CELEBRATION with SQUARE ROOT OF MARGARET at the El Mocambo (464 Spadina), Monday (November 26), 8:30 pm. $10.50. 416-870-8000. Rating: NNNNN
As she navigates through the streets of Seattle, Katrina Ford sounds low-spirited, even a bit fed up. It could be because before our conversation she'd had a bad Washington state border-crossing experience and is now in the process of reclaiming merch she was forced to leave behind before entering British Columbia.
Or it might have something to do with my mentioning the comparisons dogging her Baltimore-based band, Celebration, since their new joint, The Modern Tribe (4AD), dropped.
Scribes have unfailingly likened the female-led trio to Brooklyn biggies the Yeah Yeah Yeahs and TV on the Radio. The latter resemblance stems from TVOTR guitarist David Sitek's extensive involvement with the band, from producing/playing on both their records and bringing in most of his TV mates to contribute, all the way to shooting their publicity photos.
Ford says she knew working so closely with Sitek would invite comparisons but underestimated their extent. "Too much," she says wearily. "I think people aren't really giving us a chance. I'm sad that working with people we love and who love us has gotten in the way of understanding where we're coming from or seeing what we do." Ford's unusual vocal7 register ought to avoid Karen O associations, although Celebration did bring in YYY axeman Nick Zinner to play on the song Evergreen. But whether or not Ford wants to admit it, the TVOTR parallels do have merit.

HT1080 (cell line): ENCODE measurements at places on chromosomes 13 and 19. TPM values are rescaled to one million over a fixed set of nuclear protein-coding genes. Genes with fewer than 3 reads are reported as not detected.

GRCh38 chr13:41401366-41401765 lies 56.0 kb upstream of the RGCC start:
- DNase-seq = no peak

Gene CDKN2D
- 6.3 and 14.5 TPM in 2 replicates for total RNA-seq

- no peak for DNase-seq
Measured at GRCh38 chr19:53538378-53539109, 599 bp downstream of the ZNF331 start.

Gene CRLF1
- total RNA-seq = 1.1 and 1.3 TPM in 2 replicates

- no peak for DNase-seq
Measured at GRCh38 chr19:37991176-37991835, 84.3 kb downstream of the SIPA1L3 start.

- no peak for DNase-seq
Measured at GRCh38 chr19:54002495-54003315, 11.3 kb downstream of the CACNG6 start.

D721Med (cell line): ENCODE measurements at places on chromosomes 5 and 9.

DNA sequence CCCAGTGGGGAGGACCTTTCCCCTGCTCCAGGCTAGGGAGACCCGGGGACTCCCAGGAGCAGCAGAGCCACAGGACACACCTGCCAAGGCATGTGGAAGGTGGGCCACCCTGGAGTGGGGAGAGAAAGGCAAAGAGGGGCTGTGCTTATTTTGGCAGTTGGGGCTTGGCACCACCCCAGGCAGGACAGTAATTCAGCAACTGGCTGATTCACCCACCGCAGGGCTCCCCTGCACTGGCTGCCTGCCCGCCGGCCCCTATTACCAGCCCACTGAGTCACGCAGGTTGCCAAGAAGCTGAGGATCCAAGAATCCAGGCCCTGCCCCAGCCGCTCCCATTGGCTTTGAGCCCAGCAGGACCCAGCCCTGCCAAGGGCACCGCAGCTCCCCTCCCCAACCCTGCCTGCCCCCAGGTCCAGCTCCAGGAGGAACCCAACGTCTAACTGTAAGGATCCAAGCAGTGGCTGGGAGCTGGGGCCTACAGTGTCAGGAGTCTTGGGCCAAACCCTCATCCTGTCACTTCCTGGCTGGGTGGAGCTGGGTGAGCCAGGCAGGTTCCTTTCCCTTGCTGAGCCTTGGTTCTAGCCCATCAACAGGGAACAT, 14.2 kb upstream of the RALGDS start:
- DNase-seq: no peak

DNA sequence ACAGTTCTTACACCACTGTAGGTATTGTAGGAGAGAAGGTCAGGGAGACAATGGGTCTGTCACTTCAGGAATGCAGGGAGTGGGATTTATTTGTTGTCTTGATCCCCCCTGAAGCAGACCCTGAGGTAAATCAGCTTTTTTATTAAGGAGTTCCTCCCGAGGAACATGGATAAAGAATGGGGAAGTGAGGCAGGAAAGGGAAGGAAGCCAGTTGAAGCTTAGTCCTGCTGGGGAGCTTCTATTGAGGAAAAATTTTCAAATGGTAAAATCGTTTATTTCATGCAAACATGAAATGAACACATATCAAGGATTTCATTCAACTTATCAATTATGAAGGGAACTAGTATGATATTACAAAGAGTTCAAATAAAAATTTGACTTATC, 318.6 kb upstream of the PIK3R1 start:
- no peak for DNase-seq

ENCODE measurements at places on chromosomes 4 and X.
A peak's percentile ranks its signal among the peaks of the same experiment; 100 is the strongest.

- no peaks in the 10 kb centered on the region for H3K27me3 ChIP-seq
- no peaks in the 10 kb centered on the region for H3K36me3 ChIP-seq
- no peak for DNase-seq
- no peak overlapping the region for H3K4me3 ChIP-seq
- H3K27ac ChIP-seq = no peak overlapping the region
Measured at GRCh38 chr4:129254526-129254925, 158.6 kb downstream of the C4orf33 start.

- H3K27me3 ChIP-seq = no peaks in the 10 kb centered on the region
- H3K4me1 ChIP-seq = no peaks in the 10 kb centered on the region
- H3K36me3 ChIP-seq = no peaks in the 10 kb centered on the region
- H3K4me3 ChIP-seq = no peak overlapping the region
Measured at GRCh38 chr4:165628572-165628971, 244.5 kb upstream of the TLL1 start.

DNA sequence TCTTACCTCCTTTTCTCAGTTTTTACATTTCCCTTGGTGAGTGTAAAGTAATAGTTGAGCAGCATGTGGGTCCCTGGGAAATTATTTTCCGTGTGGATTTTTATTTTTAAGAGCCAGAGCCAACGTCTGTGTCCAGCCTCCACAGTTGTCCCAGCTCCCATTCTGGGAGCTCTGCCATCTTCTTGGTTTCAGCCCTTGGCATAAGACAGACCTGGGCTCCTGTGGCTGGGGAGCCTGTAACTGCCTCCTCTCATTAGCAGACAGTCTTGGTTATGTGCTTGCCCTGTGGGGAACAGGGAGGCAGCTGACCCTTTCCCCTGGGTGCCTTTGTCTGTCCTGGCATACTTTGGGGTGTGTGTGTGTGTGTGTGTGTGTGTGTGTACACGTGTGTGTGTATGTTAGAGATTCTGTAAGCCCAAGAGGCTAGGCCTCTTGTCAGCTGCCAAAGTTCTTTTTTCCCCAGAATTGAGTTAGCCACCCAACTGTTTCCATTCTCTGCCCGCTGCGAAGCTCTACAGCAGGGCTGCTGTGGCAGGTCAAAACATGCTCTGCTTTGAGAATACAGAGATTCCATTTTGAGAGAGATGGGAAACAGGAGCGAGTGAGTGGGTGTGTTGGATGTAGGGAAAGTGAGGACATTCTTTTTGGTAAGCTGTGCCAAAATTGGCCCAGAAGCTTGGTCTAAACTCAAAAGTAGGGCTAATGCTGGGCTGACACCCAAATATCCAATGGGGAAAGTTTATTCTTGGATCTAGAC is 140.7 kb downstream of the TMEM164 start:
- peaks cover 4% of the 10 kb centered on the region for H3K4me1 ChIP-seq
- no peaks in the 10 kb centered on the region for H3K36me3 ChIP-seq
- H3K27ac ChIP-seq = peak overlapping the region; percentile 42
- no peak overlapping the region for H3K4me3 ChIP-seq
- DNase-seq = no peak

Sean Antanaitis's Hammond organ, used as bedrock for Celebration songs, creates a heavy atmosphere that hovers over David Bergander's erratic rhythms, producing an overall sonic vibe that's not unlike TV's New York art rock style.
But after repeated listens to the psychedelically tweaked Modern Tribe album, I find Celebration do manage to sculpt their own identity. It's an adventurous effort on which songs are framed in a Doors-like way around organ or drums rather than guitar hooks. And Ford's unpredictable melodic path is unique, a triumph that Sitek played a vital part in coaxing out of her, she insists.
"We trust his ears, how he mixes," she says. "He's known us for so long that he can push us to be our best in a way that people who don't know you that well can't, and won't, because they don't want to get that involved. You can't pay for that."
Unlike their self-titled debut, which Sitek also helmed, Tribe is bigger and more cinematic. Celebration made a concerted effort not to be held back by concerns about what the trio could reproduce at live shows.
"We were too cautious on the first record, and the music suffered, " she says. "We have a lot more to say than the three of us have limbs to create.
"We like the balance of three of us in the band, because we have a good working relationship, but we didn't let it hold us back this time. And because of that, in order to do it live we've taken on another person, helping us realize the music we wrote. It's just the next step for us."
If they judge Celebration by the company they keep, critics should soon have a field day with the friendship Ford built on a project they recently worked on.
"We just went to Louisiana to work on Scarlett's Johansson's record, " says Ford about the A-list actor's upcoming stab at indie rock.
"David and I came down to visit. We were drinking margaritas with Scarlett by the pool. She's really down-home, making us margaritas and food. She's so cool, and [her album] is amazing. People are going to freak!"
Additional Interview Audio Clips
Katrina Ford talking about Brooklyn
Writing organ-based songs...
On the band's love for nature!